Proposed Shake-up on Drug-Pricing at Global Fund Risks Higher Costs for Middle Income Countries and Donors

Sami Siva

GENEVA/NEW YORK—Ahead of the Global Fund replenishment conference in Washington, DC, this week, the international medical humanitarian organization Doctors Without Borders/Médecins Sans Frontières (MSF) has warned the Global Fund to Fight AIDS, Tuberculosis, and Malaria of the consequences of spearheading a new pricing initiative that could result in middle-income countries paying significantly higher prices for medicines to combat diseases including HIV and tuberculosis.

In a report to the Board of Directors ahead of this meeting, new Global Fund Executive Director Mark Dybul announced a new initiative and creation of a task force to "develop a framework on multiple pricing and royalty tiers for health commodities." The idea would cement tiered pricing—the practice of selling drugs to different countries at different prices depending on their socio-economic status—for medicines and vaccines. For the past 12 years, countries, or the Global Fund negotiating on behalf of several countries, have simply negotiated for the lowest price possible, without tying prices to a particular country's wealth.

“The Global Fund’s model in the past has been to use its check book to drive prices down,” said Rohit Malpani, director of policy and analysis for MSF’s Access Campaign. “This has been hugely successful, as it’s allowed more people to get on treatment thanks to affordable, quality generic medicines. This new proposed policy is an about-face. The Global Fund should not play into the hands of the pharmaceutical companies’ demand for increased profit by introducing a strategy that won’t be as effective a use of donor money.”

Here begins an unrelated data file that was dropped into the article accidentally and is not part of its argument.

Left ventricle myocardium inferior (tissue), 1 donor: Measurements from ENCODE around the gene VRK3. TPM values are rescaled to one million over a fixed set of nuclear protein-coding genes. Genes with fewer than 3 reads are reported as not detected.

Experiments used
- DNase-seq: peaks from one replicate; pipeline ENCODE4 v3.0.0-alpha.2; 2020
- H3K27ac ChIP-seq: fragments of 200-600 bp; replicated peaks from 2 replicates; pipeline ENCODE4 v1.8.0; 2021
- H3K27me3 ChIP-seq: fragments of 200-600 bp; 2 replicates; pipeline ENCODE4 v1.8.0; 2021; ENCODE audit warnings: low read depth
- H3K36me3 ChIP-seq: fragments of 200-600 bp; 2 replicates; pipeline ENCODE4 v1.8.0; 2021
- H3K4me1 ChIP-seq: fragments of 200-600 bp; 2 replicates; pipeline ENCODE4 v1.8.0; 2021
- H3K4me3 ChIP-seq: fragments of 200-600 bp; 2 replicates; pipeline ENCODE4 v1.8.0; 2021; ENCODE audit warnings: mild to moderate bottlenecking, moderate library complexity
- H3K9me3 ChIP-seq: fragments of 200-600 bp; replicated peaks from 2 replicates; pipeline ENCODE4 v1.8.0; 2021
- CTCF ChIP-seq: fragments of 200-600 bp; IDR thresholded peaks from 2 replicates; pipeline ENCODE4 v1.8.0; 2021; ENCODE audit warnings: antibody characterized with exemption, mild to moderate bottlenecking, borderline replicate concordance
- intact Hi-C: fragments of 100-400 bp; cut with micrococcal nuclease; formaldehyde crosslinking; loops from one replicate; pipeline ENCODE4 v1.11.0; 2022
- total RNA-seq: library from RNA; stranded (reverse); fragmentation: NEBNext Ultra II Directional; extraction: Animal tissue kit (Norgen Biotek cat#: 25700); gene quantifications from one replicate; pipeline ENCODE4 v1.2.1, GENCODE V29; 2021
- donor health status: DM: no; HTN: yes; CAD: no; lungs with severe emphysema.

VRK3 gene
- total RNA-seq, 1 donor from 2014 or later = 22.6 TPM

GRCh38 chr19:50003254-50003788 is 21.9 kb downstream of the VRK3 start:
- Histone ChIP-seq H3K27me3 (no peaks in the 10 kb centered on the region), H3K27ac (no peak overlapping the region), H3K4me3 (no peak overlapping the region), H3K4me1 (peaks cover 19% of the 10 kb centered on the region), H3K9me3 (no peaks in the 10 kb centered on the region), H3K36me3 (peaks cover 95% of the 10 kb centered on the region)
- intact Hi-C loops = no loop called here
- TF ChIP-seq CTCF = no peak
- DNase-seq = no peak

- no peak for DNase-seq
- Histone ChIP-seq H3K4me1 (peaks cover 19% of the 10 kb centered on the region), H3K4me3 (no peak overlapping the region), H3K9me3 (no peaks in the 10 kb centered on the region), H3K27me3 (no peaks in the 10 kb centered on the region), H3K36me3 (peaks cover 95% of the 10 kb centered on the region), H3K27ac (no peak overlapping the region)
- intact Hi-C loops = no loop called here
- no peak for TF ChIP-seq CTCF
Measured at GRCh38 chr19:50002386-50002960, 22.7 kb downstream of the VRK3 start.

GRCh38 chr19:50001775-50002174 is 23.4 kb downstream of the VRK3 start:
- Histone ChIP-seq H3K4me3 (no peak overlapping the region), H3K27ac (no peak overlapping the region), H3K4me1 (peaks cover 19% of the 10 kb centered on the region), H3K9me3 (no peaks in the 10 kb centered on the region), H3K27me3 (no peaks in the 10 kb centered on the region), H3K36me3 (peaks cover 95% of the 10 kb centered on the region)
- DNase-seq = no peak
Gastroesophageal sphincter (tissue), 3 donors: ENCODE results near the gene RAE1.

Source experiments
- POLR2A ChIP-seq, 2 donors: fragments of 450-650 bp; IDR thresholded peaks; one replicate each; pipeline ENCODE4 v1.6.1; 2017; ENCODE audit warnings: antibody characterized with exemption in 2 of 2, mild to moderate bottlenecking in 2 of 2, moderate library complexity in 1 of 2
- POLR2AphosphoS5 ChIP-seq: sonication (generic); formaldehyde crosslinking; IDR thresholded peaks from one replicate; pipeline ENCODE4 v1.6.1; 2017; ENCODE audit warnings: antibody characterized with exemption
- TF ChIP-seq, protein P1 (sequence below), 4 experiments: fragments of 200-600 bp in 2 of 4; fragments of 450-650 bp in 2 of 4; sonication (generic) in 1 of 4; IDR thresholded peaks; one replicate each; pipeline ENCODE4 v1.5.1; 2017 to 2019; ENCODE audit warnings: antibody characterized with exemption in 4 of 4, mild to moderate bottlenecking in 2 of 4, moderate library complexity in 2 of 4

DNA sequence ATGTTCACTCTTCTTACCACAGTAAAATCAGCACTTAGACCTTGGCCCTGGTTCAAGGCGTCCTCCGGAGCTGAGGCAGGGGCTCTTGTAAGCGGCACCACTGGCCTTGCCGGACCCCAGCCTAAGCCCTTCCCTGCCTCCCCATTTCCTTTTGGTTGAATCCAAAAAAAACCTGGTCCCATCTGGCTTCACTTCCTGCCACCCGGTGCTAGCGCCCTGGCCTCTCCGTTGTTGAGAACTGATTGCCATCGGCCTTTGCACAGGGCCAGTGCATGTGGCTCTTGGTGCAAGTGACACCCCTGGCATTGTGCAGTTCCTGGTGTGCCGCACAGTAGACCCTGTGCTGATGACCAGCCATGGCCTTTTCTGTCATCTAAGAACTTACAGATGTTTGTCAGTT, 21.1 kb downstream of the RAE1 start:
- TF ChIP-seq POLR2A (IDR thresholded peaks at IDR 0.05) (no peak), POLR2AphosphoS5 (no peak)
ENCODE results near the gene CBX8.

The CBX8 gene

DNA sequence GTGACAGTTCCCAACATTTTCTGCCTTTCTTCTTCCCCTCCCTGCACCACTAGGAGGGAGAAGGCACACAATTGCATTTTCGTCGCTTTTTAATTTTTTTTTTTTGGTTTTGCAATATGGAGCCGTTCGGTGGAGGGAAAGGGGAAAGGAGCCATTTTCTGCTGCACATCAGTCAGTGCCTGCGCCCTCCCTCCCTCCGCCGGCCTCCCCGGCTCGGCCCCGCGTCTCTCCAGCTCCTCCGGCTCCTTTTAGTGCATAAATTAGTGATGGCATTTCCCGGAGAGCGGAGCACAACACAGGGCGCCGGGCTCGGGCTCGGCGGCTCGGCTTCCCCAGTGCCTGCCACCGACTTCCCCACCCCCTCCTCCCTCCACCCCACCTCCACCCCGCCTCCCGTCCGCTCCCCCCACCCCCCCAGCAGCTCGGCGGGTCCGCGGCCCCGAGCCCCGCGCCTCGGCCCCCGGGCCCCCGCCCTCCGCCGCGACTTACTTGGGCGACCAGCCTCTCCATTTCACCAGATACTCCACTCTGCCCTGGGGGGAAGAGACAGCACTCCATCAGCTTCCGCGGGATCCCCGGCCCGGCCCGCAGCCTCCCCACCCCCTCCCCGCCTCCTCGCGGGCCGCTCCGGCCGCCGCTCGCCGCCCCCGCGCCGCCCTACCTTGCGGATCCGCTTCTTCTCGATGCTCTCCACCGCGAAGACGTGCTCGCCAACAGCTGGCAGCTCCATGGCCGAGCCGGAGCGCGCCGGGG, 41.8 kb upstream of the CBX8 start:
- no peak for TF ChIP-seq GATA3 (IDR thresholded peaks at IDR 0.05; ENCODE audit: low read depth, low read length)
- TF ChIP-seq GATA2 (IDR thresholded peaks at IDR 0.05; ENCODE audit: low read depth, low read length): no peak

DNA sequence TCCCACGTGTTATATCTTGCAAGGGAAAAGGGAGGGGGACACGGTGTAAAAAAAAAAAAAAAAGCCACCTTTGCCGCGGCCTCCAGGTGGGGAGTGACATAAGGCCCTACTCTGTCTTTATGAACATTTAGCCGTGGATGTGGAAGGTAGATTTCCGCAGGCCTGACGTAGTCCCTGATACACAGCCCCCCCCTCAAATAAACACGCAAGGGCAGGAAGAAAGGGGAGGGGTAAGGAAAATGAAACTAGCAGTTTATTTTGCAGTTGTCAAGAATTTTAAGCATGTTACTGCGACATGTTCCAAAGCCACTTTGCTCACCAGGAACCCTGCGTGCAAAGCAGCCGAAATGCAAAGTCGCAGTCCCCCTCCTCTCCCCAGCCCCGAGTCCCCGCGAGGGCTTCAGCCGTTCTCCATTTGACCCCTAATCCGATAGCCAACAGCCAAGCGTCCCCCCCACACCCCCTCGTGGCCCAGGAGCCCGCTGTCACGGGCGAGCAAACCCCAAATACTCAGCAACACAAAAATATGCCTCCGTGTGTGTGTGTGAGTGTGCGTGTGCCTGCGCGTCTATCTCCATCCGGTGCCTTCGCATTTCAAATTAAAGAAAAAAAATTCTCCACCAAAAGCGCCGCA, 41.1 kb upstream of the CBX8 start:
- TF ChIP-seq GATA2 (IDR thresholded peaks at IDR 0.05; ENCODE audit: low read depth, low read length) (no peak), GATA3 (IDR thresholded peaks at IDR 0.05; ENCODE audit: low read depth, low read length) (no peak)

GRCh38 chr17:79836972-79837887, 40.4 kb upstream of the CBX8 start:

Tiered pricing allows pharmaceutical companies to maximize profit in all countries, as prices are determined according to the highest a country is prepared to pay. With their emerging middle classes now firmly on the pharmaceutical industry’s radar, middle-income countries are often left paying excessively high prices. Even poorer countries can lose out, as tiered pricing does not reflect the true lowest price potential of drugs, and acts against generic competition, which tends to deliver a lower sustainable price over the long term.

While generic competition brought the price of first-line HIV drugs down by close to 99 percent from over US $10,000 per person per year a decade ago to $120 today, tiered pricing leaves middle-income countries paying as much as $740 per person per year for second-line drug lopinavir/ritonavir—over 60 percent more than what pharmaceutical company Abbott is charging low-income countries. The higher price is unsustainable for countries with large numbers of poor people living with HIV, such as Brazil.

“MSF programs are already seeing how middle-income countries like Ukraine . . . pay exorbitant prices for drugs and vaccines because of the tiered pricing policies pursued by pharmaceutical companies,” said Malpani. “The ‘middle-income’ label shouldn’t hide the fact that the majority of the world’s poor actually live in these countries, which often face huge burdens of diseases such as HIV and TB. The fact that the Global Fund is considering locking countries into bad deals that could see them paying higher prices is extremely concerning. ”

MSF recently reported prices for bedaquiline, the first new drug to treat drug-resistant TB (DR-TB) in half a century. In a blow to scaling up urgently needed treatment for DR-TB, pharmaceutical company Janssen will charge middle-income countries the unaffordable price of $3,000 for a six month course of treatment, while low-income countries will be charged $900. The move is a clear sign of the pharmaceutical industry’s increasing use of tiered pricing for new medicines.

“The Global Fund needs to reconsider its support for tiered pricing—people with HIV and TB can’t afford to pay a premium on the price of lifesaving drugs,” said Sharonann Lynch, HIV/TB policy advisor for MSF’s Access Campaign. “Action is needed to improve access to drugs in middle-income countries, but the proposed approach of the Global Fund is not the answer and would ultimately only worsen the situation.”

Daily dose of pills for Hekim, 40, a XDRTB patient from Myanmar currently staying in Moreh, a town in Manipur that borders Myanmar, for her treatment from MSF. Moreh, Manipur, India, 25 October 2012.
Sami Siva